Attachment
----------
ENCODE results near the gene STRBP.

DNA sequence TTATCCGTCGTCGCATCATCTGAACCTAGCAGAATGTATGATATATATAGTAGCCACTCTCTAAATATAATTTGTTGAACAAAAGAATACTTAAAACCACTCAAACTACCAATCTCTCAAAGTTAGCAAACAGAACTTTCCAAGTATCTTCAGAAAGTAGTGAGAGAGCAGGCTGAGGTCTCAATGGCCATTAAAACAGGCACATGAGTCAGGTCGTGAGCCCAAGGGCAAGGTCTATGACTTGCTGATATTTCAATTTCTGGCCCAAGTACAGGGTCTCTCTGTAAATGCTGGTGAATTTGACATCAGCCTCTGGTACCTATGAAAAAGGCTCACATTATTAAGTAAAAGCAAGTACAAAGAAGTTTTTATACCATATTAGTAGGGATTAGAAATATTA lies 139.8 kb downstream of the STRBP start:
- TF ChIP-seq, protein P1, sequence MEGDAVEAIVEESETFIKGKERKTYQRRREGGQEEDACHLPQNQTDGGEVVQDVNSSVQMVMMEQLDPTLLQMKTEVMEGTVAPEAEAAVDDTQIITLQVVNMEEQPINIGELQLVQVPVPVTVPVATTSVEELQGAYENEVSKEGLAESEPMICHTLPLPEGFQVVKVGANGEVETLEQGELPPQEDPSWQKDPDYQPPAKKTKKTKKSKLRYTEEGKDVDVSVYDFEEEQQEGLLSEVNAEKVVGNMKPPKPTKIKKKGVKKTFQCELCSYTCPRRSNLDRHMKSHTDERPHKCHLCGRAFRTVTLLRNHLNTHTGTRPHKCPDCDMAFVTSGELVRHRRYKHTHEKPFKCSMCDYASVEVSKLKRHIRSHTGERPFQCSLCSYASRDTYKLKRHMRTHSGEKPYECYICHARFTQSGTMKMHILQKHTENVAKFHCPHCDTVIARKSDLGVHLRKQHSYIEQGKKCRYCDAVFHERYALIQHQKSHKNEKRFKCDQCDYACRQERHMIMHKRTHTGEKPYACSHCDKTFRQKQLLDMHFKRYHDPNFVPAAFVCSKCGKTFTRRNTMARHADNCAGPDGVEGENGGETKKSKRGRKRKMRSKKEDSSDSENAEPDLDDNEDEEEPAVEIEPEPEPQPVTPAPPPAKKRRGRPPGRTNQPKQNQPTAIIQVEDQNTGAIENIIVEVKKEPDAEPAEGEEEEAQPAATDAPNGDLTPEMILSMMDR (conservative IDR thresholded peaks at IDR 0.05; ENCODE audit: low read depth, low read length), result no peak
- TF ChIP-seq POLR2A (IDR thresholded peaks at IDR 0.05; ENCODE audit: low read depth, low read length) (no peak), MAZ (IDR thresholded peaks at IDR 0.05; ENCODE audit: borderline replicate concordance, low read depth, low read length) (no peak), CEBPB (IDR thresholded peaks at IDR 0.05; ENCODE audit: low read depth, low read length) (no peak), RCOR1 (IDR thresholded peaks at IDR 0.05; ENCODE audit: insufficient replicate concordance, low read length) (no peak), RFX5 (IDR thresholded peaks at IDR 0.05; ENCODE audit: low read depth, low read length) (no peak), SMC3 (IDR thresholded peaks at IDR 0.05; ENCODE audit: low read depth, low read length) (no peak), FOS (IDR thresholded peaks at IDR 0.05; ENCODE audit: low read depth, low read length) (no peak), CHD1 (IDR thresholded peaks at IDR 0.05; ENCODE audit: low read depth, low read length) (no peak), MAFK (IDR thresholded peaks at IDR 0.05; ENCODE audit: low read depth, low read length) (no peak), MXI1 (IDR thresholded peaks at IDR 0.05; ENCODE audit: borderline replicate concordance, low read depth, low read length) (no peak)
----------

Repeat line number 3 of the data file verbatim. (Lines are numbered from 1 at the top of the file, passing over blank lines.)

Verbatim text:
- TF ChIP-seq, protein P1, sequence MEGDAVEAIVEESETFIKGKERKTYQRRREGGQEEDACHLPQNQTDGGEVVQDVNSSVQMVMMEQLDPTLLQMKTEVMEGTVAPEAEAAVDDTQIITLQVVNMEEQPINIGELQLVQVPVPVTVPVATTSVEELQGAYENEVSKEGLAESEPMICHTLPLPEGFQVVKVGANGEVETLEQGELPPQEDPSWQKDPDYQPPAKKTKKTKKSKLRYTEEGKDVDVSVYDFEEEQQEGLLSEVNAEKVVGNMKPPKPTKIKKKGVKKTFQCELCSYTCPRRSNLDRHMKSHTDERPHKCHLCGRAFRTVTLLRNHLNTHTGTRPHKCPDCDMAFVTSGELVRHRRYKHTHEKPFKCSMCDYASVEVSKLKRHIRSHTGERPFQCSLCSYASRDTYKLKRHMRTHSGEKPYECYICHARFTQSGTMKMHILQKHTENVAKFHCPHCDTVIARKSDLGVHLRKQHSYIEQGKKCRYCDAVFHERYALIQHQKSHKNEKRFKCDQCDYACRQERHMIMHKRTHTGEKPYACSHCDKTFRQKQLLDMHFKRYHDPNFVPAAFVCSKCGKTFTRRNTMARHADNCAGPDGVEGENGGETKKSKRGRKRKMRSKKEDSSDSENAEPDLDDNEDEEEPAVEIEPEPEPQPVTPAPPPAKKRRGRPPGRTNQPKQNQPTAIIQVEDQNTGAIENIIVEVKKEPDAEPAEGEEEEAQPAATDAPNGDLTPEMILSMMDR (conservative IDR thresholded peaks at IDR 0.05; ENCODE audit: low read depth, low read length), result no peak